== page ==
Making Europe a world superpower
The European Union is essential to defend the interests of its citizens at world level against economic and demographic giants such as China, the United States, India and even Brazil. In order for the EU to have a say in international summits and major decisions, greater integration of its members is imperative.
This is why federalism allows the EU to take charge of certain areas in order to implement coherent global policies that will strengthen the continent’s economy as a whole.
Europe must manage only a few competences
For example, labour taxation must converge, or a genuine offensive economic strategy must be drawn up in order to defend the interests of all Europeans throughout the world. That is what the United States or even the Chinese do, of course.
For this to happen, the pooling of resources at European level must involve at least diplomacy, defence and the broad lines of economic and social policy.
The EU Office, Europol, must also be radically transformed into the European FBI’ to track down major criminals, terrorists, trafficking of all kinds or to investigate certain judicial cases. Frontex, a mere coordinating agency, must transform itself into a genuine European border police force and have the means to enforce a single European migration policy.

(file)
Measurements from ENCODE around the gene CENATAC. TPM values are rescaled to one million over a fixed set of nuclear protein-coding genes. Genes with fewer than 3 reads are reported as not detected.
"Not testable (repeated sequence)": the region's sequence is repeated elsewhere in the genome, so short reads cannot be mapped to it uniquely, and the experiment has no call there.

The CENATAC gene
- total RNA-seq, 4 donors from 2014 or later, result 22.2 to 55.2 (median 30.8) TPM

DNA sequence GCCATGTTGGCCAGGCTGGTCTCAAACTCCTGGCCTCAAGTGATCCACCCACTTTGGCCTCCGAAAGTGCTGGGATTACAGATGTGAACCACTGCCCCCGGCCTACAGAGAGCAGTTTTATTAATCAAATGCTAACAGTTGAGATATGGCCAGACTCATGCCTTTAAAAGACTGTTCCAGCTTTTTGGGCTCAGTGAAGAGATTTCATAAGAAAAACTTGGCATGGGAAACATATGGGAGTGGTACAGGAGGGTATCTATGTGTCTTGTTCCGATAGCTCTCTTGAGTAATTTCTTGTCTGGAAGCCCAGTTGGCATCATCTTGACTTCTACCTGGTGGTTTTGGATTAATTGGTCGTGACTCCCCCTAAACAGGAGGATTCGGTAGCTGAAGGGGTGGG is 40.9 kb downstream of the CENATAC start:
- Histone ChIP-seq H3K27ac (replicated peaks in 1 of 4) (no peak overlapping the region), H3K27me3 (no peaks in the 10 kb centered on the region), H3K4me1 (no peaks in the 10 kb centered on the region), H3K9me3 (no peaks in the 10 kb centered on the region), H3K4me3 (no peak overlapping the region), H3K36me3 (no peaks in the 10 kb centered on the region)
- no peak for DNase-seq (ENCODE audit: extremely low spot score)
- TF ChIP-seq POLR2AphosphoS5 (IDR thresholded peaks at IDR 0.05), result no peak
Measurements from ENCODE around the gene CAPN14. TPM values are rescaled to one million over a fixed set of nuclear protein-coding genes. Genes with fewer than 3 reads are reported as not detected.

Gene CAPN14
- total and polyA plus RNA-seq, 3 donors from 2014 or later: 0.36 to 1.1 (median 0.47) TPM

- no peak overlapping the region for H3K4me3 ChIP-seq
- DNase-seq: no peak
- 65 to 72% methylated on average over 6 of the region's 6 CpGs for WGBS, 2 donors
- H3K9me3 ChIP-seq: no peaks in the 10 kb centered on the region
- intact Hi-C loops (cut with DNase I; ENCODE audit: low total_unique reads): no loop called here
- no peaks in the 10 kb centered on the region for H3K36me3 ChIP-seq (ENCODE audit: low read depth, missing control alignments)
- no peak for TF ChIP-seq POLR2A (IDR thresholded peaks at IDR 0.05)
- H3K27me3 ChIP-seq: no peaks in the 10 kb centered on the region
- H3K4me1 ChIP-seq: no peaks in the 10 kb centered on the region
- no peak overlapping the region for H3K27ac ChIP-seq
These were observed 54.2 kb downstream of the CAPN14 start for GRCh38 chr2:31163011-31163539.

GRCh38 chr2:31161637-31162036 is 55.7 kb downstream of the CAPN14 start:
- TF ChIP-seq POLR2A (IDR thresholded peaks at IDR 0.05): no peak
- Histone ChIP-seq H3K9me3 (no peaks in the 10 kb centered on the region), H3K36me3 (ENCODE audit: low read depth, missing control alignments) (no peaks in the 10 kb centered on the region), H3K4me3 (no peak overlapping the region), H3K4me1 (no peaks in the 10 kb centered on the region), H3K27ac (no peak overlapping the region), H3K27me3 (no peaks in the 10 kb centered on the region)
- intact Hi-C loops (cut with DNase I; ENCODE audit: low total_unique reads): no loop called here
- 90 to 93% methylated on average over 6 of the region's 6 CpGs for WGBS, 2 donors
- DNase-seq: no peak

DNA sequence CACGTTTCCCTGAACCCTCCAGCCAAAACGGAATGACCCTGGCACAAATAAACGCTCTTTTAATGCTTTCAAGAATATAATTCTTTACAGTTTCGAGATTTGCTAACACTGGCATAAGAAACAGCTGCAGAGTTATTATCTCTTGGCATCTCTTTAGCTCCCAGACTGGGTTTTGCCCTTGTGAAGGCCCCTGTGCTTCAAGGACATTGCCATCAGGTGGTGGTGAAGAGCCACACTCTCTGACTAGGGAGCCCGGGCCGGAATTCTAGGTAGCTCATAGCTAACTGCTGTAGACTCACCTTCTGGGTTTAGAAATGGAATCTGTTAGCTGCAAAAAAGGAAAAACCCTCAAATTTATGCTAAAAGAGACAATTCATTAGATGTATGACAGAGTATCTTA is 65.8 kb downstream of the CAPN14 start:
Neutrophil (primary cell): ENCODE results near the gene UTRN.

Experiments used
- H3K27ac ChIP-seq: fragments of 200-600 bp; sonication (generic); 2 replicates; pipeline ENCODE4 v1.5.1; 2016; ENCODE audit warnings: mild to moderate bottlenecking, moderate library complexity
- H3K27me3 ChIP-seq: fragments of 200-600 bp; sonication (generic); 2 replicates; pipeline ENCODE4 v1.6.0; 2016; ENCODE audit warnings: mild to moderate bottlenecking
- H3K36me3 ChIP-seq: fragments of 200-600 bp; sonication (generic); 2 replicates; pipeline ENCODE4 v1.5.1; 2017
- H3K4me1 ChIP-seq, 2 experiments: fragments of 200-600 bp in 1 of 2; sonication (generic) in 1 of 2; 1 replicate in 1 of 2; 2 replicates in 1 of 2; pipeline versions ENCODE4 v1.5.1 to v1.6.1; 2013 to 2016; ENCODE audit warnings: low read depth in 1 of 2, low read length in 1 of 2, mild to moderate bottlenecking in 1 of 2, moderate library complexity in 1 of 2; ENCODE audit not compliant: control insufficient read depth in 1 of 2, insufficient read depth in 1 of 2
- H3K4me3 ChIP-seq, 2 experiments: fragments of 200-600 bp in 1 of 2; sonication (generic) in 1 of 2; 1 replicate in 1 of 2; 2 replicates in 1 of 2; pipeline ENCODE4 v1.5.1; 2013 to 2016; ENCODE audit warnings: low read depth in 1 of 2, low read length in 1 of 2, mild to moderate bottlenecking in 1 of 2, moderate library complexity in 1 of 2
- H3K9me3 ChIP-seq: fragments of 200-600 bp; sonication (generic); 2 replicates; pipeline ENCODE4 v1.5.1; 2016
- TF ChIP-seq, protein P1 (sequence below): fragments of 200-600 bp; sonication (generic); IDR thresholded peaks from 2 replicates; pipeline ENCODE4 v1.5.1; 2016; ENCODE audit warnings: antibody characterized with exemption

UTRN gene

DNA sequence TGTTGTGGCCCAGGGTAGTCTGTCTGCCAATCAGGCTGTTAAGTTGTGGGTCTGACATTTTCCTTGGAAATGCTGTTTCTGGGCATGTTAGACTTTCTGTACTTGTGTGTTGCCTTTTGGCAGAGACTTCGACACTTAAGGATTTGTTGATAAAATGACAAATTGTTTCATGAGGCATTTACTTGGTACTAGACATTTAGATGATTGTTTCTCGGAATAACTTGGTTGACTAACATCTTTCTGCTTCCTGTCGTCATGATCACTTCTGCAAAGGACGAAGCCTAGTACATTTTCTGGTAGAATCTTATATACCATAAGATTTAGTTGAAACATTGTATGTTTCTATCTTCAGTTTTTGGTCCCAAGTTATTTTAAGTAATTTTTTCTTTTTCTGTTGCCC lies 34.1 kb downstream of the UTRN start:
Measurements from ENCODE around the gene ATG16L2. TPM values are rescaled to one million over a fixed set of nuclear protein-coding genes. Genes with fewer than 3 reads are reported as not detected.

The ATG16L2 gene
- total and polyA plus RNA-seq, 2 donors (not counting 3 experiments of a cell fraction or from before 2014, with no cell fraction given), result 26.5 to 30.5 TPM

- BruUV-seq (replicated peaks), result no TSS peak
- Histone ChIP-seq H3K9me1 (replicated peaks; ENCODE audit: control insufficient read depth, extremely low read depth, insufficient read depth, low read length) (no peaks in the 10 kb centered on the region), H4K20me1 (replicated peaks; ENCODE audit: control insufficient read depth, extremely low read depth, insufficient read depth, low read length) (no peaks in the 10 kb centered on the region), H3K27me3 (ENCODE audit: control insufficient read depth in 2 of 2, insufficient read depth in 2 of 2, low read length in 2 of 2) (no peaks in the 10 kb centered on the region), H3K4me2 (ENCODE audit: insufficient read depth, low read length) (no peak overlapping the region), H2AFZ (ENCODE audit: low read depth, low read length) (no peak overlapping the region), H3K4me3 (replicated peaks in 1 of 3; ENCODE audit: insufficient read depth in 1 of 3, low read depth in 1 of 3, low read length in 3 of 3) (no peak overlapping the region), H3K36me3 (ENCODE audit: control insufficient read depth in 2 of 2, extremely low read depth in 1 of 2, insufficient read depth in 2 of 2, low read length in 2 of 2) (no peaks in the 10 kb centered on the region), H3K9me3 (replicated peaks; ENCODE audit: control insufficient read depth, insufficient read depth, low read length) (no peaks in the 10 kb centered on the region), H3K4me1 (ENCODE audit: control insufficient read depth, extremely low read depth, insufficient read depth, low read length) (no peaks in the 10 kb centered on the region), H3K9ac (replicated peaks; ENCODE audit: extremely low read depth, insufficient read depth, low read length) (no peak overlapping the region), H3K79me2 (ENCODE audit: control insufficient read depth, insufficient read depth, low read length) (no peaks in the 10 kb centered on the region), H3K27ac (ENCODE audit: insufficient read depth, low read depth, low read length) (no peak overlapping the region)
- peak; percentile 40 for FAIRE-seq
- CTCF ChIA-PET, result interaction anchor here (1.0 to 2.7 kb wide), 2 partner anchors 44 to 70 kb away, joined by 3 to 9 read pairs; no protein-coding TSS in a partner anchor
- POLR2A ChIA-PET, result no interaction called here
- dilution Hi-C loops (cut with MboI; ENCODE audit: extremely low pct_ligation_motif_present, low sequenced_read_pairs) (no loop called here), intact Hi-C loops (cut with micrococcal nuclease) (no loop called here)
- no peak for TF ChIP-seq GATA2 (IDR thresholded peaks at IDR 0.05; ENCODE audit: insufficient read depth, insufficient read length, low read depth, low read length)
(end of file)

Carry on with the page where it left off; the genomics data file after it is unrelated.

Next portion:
In this process, it is imperative that citizens are directly involved. That is to say, more democracy must be brought into European functioning. This is what institutional federalism allows.
For example, this is reflected in the election of the European President by direct universal suffrage. Parliament must be given more powers in the areas mentioned above. It would be composed of two chambers, one representing European citizens and the other federated states within the EU.
Adapting the role of the State
Then comes the State, which until now has embodied the sovereignty of a people. Its political, economic and cultural roots make it an indispensable level to act as an intermediary between the EU and the regions. This is the vision of a three-tiered Federal Europe, with states becoming an essential relay of power between regions and Europe.